In May 1963 the Department of the Navy and Department of the Interior entered a Memorandum of Agreement for the "protection of natural values and historic and scientific objects" on San Miguel. However, both parties recognized the priority of military uses and, therefore ownership stayed with the Navy and San Miguel was not opened for public recreational purposes.

Channel Islands National Monument finally received its own headquarters and superintendent in May 1967. Donald Robinson was called upon to be the superintendent, where he served until February 1974. About a year after Robinson took his post, Island Packers Company began to offer public transportation to the monument.

William H. Ehorn became the monument's superintendent in June 1974 and would help guide the planning and creation of Channel Islands National Park and establish the foundation of the new park during its first ten years in existence.

In 1977 Senator Alan Cranston and Congressman Anthony Beilenson introduced bills in the Senate and House, respectively, which would authorize Channel Islands and Santa Monica Mountains National Park. Neither passed, and so on March 14, 1979, Congressman Robert J. Lagomarsino introduced a bill creating Channel Islands National Park.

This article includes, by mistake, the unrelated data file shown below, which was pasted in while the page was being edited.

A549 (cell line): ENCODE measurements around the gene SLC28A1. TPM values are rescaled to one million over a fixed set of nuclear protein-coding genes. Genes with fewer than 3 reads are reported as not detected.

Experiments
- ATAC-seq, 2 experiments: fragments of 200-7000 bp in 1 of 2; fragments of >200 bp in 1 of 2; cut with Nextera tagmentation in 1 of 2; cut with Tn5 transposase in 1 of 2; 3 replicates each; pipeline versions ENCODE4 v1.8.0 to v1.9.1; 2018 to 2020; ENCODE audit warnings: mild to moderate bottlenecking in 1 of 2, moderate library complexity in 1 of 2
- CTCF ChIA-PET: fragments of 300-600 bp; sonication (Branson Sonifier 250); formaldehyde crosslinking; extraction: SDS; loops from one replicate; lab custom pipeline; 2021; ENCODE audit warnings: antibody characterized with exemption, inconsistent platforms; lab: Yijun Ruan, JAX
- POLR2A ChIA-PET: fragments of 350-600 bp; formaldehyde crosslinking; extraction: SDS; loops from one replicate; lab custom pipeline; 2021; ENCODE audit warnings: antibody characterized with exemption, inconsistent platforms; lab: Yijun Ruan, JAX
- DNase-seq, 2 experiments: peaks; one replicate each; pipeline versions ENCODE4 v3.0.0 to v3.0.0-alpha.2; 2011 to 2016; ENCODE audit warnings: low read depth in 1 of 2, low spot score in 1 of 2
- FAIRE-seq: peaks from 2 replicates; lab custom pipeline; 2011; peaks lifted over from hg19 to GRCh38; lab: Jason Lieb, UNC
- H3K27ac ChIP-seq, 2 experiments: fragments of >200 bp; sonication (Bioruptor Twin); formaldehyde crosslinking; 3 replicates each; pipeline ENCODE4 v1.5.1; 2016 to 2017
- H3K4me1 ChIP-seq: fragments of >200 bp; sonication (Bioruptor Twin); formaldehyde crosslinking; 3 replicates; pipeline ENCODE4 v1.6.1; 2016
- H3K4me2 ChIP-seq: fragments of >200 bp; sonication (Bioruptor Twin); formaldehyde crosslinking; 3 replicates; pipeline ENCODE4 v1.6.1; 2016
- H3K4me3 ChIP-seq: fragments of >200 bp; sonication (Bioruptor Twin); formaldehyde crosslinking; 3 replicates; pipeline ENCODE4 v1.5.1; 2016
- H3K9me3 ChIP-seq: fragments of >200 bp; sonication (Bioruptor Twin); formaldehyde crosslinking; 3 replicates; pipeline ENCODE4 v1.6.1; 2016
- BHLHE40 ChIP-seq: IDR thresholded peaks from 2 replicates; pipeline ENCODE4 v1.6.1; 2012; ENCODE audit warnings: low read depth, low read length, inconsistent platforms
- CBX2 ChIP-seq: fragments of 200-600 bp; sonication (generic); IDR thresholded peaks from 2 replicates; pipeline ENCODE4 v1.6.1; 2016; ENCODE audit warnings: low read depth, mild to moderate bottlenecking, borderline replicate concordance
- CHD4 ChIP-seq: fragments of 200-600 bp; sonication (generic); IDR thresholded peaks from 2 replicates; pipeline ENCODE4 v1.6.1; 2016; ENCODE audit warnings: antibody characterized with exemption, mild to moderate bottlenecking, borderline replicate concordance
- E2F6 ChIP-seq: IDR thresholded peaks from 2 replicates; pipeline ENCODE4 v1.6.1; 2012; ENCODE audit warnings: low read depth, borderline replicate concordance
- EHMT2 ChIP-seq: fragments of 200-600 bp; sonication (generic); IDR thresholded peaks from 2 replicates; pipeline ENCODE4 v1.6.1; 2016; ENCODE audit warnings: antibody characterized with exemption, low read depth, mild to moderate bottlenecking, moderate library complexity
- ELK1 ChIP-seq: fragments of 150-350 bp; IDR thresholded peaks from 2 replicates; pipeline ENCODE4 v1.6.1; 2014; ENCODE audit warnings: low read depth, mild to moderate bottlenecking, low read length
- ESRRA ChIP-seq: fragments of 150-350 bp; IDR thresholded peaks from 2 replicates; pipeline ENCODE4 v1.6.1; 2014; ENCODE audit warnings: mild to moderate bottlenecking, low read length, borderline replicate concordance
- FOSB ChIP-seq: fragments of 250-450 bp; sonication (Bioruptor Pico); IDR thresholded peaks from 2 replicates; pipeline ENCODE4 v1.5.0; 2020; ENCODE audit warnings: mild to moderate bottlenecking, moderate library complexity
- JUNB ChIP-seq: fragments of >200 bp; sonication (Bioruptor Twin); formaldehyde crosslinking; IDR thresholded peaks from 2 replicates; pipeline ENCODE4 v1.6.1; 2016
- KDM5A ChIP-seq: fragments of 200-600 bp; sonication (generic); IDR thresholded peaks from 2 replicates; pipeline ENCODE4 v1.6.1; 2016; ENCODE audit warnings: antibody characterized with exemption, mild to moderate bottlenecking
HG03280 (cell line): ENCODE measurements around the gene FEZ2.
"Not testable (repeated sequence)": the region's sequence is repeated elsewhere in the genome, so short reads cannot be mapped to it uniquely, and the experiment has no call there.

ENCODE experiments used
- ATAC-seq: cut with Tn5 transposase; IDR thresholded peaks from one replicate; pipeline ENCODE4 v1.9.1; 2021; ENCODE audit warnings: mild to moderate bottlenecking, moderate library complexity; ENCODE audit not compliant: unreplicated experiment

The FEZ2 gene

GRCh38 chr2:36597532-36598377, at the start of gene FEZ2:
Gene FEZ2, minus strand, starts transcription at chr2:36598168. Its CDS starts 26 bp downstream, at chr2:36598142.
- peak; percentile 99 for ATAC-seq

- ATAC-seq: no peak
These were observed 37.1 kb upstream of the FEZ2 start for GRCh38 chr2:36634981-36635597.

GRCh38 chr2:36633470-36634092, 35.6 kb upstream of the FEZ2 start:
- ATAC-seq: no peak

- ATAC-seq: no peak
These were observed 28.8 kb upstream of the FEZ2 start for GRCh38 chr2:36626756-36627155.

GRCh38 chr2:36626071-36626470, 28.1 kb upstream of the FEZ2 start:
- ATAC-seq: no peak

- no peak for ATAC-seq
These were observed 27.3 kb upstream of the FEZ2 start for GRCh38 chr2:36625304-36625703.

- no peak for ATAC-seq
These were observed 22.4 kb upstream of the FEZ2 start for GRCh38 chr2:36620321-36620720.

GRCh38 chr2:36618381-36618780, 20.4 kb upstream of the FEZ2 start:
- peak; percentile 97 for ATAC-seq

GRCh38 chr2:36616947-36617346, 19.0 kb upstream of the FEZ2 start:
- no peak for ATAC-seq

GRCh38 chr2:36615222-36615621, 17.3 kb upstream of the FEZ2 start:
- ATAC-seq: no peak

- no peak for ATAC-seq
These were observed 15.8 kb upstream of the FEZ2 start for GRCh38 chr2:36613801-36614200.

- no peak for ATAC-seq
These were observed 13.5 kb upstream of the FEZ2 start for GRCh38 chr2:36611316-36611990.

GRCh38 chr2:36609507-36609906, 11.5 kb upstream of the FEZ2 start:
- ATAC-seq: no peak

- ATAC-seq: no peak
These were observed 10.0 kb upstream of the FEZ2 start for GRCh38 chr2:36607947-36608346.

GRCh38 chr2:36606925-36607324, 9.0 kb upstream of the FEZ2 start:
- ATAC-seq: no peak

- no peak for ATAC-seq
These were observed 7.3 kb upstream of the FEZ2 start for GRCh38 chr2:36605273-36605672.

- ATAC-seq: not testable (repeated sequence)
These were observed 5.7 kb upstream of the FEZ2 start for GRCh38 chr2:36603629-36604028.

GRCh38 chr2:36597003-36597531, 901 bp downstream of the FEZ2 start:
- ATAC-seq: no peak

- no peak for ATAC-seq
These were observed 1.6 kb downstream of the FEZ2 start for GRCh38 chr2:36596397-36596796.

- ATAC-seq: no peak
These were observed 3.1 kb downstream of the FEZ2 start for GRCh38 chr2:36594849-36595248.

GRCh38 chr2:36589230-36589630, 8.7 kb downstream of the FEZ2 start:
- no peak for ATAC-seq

With the help of Cranston and Congressman Phillip Burton of San Francisco, the bill passed the House that summer and the Senate approved it in October. President Jimmy Carter signed the legislation, Public Law 96-199, on March 5, 1980. The new national park would include Santa Barbara and Anacapa Islands (the former Channel Islands National Monument) and add Santa Rosa, Santa Cruz, and San Miguel Islands, the latter to remain under the ownership of the U. S. Navy but managed by the NPS.

Although included within the boundaries of the park, both Santa Rosa and Santa Cruz Islands remained private holdings. It was not until December 1986 that the federal government purchased Santa Rosa Island from Vail and Vickers. Ten percent of Santa Cruz Island's private holdings were purchased from the Gherini family during the 1990s. In 2000 The Nature Conservancy donated 8,500 acres of its holdings on Santa Cruz Island to the NPS resulting in 24 percent public ownership of the island. These acquisitions have placed all of the park islands in conservation ownership.

Last updated: June 10, 2016